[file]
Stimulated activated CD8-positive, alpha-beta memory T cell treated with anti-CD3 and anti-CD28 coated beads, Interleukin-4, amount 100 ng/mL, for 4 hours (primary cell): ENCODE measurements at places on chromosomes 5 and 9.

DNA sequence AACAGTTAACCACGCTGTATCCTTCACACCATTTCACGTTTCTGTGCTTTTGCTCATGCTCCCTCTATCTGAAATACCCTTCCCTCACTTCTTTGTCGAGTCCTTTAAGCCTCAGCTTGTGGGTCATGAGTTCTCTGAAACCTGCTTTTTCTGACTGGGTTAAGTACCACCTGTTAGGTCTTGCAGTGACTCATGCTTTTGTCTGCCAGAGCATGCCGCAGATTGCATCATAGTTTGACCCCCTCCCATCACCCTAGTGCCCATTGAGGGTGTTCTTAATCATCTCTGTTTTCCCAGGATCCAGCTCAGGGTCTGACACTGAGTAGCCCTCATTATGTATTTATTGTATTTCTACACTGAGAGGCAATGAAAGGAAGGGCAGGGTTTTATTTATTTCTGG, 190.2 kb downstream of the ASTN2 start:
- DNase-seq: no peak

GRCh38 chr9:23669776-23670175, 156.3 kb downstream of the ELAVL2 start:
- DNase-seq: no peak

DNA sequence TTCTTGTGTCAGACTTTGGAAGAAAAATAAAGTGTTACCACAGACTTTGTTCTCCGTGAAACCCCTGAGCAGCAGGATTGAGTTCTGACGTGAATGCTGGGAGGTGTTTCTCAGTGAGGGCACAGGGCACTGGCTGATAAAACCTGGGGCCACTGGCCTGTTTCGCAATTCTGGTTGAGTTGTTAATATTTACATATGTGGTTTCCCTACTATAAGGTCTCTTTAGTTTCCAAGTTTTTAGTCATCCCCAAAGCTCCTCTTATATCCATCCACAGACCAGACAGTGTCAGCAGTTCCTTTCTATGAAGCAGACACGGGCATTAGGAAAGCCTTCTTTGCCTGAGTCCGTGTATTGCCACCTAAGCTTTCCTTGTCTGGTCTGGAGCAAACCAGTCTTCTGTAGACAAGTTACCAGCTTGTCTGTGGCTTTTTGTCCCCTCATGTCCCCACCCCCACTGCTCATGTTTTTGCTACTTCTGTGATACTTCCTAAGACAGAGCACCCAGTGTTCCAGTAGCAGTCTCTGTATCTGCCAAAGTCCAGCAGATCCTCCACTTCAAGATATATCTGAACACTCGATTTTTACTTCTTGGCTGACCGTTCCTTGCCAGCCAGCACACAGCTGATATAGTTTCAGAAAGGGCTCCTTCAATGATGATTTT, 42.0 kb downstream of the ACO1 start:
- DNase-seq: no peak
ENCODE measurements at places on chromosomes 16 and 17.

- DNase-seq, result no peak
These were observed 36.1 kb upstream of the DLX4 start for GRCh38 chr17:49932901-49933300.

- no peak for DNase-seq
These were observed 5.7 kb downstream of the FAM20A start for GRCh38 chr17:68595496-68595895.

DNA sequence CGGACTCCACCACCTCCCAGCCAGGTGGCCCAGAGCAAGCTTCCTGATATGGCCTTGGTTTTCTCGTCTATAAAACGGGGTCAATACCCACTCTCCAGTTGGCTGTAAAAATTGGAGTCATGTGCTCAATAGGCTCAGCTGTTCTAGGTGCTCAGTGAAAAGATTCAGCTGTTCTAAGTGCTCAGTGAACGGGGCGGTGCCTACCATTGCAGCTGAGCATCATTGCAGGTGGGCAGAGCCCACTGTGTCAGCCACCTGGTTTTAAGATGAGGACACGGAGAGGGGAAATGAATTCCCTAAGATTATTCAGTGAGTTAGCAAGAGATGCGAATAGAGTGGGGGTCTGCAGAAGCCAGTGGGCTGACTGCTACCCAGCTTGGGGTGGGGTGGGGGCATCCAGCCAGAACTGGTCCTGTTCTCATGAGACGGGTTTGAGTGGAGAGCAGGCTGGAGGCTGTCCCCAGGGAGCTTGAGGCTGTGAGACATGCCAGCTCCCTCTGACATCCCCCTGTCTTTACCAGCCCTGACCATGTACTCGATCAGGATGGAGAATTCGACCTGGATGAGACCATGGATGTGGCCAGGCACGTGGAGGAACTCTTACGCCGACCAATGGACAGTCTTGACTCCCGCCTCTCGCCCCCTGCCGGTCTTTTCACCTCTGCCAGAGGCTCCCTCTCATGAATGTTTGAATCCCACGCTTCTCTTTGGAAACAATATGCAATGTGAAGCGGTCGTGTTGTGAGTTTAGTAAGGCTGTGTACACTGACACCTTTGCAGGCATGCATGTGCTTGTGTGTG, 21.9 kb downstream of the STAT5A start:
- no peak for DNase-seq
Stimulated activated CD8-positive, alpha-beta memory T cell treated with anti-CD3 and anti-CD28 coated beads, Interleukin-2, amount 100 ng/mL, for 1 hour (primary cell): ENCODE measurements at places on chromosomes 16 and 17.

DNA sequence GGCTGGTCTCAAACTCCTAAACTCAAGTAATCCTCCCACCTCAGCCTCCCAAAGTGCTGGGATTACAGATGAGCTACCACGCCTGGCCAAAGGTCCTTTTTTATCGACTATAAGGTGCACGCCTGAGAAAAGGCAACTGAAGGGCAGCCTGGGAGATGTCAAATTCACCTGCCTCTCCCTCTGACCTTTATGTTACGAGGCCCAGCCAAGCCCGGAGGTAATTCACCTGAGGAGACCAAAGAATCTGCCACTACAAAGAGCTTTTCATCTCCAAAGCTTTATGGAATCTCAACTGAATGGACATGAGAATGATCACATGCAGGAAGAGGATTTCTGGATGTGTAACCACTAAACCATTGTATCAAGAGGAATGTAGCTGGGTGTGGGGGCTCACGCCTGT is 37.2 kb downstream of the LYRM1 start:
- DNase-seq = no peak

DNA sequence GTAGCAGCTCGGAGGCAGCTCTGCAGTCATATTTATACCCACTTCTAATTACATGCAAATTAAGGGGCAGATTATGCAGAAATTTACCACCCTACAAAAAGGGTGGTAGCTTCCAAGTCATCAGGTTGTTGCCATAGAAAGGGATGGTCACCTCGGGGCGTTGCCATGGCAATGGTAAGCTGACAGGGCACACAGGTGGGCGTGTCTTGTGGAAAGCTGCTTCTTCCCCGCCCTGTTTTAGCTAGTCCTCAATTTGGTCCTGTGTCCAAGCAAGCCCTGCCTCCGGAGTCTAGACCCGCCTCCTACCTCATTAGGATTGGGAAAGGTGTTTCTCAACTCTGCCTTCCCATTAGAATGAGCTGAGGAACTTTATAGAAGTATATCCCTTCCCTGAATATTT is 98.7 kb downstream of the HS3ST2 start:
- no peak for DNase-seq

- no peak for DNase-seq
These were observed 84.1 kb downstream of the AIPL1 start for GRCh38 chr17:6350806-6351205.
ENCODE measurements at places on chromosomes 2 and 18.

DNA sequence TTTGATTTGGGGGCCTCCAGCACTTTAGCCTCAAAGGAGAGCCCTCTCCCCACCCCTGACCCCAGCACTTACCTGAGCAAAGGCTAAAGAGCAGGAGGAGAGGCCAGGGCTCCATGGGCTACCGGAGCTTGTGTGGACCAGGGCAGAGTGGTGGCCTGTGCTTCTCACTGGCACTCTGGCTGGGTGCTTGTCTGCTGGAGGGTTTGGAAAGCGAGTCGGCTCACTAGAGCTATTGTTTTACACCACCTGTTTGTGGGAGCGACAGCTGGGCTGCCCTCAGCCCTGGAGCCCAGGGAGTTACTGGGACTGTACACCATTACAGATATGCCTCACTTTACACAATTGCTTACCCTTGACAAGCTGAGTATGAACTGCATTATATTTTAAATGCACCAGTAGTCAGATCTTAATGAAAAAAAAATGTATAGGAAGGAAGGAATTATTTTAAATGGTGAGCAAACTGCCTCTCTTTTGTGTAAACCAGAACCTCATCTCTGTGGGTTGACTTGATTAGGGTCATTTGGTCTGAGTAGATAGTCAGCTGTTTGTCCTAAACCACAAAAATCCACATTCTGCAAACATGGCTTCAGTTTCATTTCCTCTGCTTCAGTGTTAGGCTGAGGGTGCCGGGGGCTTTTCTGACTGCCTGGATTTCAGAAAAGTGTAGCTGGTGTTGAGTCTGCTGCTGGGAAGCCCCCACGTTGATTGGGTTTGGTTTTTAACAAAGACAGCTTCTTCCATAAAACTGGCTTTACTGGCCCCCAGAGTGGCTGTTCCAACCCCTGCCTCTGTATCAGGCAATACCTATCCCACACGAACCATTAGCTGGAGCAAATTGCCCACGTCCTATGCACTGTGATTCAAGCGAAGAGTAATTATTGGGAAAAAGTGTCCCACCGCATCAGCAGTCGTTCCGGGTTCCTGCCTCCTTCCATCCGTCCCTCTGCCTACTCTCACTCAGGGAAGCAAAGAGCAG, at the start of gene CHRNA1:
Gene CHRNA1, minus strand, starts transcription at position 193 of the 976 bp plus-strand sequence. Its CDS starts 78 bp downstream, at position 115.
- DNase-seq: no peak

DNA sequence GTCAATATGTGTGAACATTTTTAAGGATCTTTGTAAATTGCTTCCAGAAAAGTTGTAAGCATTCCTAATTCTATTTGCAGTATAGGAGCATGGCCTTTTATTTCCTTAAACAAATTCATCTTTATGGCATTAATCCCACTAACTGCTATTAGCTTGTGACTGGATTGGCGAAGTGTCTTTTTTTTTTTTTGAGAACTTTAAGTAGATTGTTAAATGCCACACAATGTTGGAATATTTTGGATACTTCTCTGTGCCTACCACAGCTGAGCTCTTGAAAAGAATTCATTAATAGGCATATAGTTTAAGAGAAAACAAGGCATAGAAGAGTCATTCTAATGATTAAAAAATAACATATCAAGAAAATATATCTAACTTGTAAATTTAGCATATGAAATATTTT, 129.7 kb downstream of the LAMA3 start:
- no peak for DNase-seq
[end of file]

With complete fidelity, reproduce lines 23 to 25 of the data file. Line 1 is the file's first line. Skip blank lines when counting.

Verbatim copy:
DNA sequence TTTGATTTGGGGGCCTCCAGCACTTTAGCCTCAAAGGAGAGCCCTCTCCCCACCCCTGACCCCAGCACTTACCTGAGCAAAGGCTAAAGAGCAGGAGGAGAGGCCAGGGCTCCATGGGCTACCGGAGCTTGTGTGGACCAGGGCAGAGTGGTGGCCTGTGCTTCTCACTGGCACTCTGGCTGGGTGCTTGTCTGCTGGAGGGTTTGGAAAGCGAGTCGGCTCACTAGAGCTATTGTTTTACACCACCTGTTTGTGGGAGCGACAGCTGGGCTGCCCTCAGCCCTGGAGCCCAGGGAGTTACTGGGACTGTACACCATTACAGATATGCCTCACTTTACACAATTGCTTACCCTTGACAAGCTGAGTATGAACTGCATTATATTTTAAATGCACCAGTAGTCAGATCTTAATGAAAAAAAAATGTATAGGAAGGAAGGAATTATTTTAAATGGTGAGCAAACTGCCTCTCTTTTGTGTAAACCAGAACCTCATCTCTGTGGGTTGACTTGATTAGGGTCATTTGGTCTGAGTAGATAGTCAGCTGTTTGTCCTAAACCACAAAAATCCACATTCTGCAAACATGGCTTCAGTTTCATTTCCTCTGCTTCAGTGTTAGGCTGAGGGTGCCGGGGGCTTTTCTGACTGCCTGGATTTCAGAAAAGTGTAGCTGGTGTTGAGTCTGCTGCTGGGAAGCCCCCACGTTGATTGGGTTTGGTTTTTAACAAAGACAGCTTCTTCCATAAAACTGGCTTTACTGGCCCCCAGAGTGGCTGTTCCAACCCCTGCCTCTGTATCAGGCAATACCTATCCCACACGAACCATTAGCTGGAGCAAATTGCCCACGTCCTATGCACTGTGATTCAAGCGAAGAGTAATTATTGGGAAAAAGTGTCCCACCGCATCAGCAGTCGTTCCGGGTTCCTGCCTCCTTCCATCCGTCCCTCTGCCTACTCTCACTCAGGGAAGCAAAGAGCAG, at the start of gene CHRNA1:
Gene CHRNA1, minus strand, starts transcription at position 193 of the 976 bp plus-strand sequence. Its CDS starts 78 bp downstream, at position 115.
- DNase-seq: no peak